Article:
Marema: What interested me in this report is that someone could look at this for their own community and, in a rough and ready way, come up with a back-of-the-envelope estimate on what the public return on investment might be in high-speed fiber-to-the-home. Are the methods you used useful to other communities that are looking at broadband investment?
Treacy: I think it would be … Because all of a sudden if you’re having a conversation about how much tax money are we willing to put into a solution, well that factors in. I mean if it’s going to increase taxes by only $100 a year, and you know that you’re going to see an increase in value on your home, and an increase in economic benefit of $1,850 [on average for each house], well that $100 seems pretty minor.
Marema: In a smaller community, the types of investments that we use to spur business development are going to be modest. Nonetheless they are just as real: water, sewer, infrastructure, tax breaks, industrial parks … Do you have any sense that high speed fiber would be a better investment than any of those other choices?
Treacy: I remember specifically talking to AirCorps Aviation [a business in Bemidji, Minnesota, that sells parts for vintage aircraft]. They created a whole database of airplane parts that people can access all over the world. What they also ended up doing is if they couldn’t find the part, then they would build it. So it turns out that there’s a B-side to their business, and they’ve done very well with it. (Vintage airplane enthusiasts) have cash for “toys” like this, and they’re willing to spend anything. They also want to go to the town where this is happening, so there’s been some tourism. They do tours of their factory.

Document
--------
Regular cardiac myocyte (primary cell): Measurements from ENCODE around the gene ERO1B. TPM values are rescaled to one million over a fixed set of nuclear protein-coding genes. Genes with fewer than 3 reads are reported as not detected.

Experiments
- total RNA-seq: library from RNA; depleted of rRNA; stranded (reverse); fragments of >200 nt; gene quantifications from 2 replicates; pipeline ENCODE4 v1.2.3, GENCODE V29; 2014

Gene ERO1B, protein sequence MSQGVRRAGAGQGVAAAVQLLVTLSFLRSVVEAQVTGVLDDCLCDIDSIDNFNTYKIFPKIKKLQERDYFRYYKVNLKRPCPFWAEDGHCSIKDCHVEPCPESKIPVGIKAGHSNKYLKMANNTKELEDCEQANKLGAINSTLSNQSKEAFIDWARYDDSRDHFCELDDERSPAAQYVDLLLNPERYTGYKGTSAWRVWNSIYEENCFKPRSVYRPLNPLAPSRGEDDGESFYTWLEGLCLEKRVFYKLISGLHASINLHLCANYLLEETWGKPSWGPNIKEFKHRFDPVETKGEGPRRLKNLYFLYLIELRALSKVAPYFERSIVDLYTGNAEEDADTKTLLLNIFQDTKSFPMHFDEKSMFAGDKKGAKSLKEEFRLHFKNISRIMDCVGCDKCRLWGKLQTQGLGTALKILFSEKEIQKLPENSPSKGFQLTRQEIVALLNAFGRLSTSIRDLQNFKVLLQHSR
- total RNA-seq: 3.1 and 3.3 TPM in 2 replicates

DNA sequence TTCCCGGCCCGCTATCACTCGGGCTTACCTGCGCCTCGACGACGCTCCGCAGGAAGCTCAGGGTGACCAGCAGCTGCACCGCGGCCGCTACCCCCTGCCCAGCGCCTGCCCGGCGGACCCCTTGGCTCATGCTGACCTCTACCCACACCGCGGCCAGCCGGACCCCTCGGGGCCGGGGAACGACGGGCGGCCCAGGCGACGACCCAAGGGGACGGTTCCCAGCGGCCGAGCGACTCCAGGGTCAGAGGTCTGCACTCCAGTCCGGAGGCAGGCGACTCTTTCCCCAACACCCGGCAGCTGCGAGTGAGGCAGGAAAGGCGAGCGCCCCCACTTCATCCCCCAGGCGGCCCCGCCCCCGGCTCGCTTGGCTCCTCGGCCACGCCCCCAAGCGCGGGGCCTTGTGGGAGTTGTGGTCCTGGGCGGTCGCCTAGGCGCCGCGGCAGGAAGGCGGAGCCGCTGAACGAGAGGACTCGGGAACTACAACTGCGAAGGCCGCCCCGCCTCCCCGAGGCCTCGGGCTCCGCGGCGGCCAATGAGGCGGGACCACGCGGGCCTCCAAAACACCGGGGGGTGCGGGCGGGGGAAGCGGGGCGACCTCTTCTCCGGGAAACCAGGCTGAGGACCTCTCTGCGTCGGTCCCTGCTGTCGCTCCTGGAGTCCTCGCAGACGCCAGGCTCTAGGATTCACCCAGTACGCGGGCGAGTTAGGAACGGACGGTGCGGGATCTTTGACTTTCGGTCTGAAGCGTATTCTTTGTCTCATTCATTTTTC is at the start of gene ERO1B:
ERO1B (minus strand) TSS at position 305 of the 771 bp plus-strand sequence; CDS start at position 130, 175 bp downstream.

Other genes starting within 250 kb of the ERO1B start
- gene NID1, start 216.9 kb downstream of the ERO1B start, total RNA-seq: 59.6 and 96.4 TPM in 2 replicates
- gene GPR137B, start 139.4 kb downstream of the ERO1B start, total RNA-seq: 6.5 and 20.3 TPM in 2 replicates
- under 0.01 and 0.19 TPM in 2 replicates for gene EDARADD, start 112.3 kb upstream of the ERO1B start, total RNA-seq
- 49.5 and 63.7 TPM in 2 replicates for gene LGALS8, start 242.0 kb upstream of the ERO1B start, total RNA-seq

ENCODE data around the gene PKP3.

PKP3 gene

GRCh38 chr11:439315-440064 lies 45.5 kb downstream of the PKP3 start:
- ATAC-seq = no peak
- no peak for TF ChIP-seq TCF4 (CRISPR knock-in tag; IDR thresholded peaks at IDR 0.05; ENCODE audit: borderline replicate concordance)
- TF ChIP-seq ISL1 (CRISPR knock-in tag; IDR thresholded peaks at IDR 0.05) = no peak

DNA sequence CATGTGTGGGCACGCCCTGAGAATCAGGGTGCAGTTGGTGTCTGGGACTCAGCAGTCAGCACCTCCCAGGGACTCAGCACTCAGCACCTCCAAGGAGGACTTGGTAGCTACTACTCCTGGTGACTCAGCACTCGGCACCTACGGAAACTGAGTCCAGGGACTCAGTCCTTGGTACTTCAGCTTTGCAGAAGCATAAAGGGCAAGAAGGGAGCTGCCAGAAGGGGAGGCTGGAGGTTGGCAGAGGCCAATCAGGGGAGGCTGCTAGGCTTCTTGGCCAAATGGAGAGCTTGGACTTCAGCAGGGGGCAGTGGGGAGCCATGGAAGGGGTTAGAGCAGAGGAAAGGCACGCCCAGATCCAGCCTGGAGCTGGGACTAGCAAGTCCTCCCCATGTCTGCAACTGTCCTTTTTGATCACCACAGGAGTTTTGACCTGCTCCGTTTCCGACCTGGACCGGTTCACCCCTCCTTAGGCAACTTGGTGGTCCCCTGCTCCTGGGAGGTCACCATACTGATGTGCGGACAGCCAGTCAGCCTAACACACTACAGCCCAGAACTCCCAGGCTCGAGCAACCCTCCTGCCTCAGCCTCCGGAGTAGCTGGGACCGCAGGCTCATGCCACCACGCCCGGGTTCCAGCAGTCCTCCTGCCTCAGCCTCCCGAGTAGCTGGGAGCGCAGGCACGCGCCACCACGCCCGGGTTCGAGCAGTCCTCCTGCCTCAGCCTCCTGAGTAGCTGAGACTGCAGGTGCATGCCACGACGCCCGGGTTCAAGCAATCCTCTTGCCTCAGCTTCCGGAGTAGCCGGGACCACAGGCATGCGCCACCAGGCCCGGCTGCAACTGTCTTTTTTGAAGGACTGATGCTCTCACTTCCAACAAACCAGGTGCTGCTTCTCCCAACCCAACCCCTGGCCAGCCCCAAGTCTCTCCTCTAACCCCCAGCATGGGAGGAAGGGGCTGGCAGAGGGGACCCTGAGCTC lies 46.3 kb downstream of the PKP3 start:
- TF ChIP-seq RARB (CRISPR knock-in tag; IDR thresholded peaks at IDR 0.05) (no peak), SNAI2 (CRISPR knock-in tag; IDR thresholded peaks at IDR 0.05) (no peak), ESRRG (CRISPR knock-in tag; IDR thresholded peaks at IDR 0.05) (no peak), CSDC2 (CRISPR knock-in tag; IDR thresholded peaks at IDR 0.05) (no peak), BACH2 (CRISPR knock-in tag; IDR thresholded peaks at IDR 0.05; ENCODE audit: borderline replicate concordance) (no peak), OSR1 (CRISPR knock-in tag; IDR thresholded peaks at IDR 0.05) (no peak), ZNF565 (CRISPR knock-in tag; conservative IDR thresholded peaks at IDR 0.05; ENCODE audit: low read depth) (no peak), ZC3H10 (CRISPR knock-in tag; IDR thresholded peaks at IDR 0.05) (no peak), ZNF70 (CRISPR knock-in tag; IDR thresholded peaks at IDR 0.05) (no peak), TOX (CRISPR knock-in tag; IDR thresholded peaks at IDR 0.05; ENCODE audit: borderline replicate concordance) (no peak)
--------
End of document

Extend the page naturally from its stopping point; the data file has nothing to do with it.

But once you have that database of airplane parts, once you can manufacture other parts, suddenly Boeing wants to know who you are. Now that they’ve found out what their real A-side is, working with Boeing, the guy is like, “Now we’re focusing on being $50 million company.” They said what really helps, and they’re putting up the CAD drawings, and people are downloading the CAD drawings, they said, “having the access to fiber has made a difference.” We asked them specifically about the difference between having [lower speed] broadband versus having fiber. And it was tenfold. The difference between $400,000 of sales and $4 million. They’ve got a few people who work all over the world, but for the most part, a lot of those people have come to Bemidji to work.